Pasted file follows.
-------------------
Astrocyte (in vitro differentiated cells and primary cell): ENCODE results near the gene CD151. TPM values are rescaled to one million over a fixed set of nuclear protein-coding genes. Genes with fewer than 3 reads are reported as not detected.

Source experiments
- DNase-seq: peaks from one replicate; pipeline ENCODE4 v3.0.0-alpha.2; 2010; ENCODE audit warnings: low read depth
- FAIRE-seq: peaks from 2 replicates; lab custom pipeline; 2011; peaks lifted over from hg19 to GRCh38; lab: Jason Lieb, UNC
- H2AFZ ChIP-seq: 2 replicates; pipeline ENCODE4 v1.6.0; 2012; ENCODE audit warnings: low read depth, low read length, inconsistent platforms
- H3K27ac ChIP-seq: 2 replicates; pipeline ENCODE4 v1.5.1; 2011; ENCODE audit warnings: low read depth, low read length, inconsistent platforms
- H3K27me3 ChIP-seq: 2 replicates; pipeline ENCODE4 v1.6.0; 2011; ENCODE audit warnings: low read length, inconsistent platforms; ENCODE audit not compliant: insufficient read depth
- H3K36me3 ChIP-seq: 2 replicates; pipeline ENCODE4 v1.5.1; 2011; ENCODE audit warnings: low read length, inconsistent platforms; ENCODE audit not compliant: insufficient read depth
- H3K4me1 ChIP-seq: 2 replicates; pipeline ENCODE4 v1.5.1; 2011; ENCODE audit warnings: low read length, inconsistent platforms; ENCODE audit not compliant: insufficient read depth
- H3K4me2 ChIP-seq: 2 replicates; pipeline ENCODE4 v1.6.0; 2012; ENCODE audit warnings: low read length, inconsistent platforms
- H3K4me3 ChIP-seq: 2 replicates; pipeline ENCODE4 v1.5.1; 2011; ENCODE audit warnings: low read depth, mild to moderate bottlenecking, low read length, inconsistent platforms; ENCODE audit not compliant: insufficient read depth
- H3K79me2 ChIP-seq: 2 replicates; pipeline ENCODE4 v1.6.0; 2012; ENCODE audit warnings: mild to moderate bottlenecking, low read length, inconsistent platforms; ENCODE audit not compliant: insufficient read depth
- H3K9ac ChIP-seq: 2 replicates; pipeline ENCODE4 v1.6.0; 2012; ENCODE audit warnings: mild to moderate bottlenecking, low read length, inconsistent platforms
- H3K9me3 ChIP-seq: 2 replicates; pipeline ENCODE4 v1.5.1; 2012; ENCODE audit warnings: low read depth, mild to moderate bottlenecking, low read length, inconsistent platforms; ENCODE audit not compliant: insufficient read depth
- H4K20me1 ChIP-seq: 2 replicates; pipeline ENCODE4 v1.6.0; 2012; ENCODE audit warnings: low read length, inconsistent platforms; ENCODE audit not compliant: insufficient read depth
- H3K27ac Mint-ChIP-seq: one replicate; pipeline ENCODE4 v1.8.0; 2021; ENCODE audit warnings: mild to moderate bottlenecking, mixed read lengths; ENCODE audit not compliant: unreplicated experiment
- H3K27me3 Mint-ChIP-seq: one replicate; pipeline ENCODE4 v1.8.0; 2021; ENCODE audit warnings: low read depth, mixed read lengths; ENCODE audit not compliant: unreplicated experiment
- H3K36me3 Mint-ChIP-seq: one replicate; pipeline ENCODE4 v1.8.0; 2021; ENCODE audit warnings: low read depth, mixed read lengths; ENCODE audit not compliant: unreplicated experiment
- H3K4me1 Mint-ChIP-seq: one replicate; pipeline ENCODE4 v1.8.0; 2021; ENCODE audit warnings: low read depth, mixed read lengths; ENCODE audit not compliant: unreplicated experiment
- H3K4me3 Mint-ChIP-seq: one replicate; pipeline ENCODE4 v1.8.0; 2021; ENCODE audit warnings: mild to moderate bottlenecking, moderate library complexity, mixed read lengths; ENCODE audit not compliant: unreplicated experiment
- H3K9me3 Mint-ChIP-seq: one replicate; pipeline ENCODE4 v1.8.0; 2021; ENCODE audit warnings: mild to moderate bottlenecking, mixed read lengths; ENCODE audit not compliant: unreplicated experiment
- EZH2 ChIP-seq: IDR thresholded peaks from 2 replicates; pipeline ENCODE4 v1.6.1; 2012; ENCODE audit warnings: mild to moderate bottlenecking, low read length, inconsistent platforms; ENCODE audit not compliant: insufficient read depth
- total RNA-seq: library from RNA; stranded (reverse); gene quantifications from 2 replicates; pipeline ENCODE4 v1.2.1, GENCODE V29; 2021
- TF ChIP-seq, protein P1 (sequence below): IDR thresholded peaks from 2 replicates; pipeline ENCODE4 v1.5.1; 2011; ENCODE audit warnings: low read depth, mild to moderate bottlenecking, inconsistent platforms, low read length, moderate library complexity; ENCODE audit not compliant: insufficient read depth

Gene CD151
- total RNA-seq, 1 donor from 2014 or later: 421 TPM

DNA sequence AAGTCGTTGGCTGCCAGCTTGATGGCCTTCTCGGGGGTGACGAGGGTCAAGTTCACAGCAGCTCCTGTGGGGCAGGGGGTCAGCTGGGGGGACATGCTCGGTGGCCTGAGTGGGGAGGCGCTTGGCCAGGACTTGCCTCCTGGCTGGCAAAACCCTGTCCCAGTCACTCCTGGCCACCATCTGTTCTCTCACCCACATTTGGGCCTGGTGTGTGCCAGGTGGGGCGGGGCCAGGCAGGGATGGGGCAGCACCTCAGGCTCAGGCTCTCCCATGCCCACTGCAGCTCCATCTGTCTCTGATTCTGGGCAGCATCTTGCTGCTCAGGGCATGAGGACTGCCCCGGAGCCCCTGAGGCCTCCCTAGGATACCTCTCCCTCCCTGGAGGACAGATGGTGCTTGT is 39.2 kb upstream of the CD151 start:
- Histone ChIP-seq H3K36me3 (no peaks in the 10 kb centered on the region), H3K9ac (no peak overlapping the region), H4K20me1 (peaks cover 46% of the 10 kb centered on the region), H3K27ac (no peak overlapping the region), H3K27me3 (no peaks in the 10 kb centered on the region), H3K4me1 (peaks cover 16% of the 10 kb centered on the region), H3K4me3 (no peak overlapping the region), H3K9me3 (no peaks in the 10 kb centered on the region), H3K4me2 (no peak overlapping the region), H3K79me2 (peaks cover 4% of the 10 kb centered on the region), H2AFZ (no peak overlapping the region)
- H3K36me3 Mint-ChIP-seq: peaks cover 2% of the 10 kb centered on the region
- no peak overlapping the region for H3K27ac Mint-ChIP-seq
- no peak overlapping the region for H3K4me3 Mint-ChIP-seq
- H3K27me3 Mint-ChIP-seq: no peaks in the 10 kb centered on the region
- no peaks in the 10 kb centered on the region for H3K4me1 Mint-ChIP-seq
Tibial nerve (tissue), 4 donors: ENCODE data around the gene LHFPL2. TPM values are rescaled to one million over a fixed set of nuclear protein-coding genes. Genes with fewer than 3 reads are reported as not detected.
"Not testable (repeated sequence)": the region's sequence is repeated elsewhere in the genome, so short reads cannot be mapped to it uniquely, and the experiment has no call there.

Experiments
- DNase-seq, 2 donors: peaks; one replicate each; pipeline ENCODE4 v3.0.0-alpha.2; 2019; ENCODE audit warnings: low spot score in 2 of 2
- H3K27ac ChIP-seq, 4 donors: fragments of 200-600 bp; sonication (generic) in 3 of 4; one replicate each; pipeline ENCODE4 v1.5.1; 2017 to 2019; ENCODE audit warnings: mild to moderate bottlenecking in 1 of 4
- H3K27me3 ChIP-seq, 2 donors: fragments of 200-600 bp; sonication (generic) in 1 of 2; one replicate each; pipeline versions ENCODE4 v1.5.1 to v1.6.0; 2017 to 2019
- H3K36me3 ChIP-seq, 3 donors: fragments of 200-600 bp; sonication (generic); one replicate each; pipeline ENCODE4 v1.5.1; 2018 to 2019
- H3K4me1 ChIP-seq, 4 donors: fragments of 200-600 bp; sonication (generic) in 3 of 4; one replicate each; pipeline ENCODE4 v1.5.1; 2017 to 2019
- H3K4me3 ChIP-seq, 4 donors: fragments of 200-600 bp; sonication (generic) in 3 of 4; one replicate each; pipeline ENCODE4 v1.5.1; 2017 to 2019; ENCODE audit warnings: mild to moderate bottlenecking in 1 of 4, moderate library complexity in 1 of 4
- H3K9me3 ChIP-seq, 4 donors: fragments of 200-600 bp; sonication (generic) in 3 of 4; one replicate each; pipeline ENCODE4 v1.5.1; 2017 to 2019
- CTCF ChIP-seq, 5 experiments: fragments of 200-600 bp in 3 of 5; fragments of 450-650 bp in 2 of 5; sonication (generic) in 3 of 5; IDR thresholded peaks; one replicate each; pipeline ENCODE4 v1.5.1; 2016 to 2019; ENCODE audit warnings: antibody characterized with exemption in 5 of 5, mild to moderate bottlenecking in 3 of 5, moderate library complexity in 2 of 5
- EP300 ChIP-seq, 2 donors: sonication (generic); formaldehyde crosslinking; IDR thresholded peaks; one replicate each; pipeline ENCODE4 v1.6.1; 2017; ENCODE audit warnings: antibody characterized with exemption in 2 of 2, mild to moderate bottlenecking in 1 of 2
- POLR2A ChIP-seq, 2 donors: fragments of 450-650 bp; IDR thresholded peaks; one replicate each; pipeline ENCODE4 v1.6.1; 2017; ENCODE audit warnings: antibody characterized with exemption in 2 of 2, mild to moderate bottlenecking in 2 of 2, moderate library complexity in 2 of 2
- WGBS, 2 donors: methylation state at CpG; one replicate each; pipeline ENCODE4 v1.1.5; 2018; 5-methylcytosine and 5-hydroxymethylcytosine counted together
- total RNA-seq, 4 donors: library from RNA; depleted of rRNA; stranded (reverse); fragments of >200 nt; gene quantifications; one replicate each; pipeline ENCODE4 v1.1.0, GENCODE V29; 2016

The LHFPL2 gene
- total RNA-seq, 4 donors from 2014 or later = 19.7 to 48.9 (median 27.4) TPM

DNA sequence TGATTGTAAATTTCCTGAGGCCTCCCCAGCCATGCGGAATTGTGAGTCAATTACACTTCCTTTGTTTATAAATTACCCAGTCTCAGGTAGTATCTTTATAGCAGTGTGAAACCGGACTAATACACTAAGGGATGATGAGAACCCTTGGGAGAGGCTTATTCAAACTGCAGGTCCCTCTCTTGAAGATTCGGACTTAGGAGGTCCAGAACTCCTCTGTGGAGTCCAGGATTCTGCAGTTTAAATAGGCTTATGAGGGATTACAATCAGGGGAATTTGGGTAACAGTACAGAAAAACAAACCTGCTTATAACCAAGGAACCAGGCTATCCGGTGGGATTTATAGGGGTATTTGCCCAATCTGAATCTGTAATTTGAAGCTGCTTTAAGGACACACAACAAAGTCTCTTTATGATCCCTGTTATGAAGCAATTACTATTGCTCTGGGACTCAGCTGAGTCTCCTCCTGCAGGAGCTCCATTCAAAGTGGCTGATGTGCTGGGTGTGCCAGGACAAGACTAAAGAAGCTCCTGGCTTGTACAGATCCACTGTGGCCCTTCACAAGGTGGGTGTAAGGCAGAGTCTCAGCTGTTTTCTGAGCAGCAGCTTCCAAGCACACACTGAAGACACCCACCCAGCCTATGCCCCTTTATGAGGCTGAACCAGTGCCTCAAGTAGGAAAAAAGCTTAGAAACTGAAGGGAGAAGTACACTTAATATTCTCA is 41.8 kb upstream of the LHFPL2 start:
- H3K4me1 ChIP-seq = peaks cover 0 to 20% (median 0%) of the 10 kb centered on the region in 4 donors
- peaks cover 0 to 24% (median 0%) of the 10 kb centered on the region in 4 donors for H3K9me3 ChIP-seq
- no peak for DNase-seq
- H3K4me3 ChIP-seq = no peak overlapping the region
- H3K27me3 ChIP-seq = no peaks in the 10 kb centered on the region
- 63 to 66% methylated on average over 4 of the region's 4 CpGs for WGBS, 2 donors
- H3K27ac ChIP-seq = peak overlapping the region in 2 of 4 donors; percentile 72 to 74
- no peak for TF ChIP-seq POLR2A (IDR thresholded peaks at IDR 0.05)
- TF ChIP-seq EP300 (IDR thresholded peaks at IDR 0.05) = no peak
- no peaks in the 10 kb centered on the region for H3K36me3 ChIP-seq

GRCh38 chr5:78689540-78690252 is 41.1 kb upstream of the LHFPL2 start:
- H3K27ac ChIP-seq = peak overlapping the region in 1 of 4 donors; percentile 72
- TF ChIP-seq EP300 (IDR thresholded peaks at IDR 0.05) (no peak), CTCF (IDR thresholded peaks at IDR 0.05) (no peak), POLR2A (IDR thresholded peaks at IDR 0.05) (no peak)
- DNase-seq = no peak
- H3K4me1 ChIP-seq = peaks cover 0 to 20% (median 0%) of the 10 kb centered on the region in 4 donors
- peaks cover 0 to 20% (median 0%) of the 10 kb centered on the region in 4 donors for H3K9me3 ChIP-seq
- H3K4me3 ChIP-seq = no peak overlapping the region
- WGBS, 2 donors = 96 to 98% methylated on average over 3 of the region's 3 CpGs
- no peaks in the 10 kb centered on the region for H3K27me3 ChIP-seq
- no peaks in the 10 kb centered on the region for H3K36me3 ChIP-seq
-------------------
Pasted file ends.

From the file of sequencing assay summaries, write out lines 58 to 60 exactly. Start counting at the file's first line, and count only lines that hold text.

- H3K27ac ChIP-seq = peak overlapping the region in 2 of 4 donors; percentile 72 to 74
- no peak for TF ChIP-seq POLR2A (IDR thresholded peaks at IDR 0.05)
- TF ChIP-seq EP300 (IDR thresholded peaks at IDR 0.05) = no peak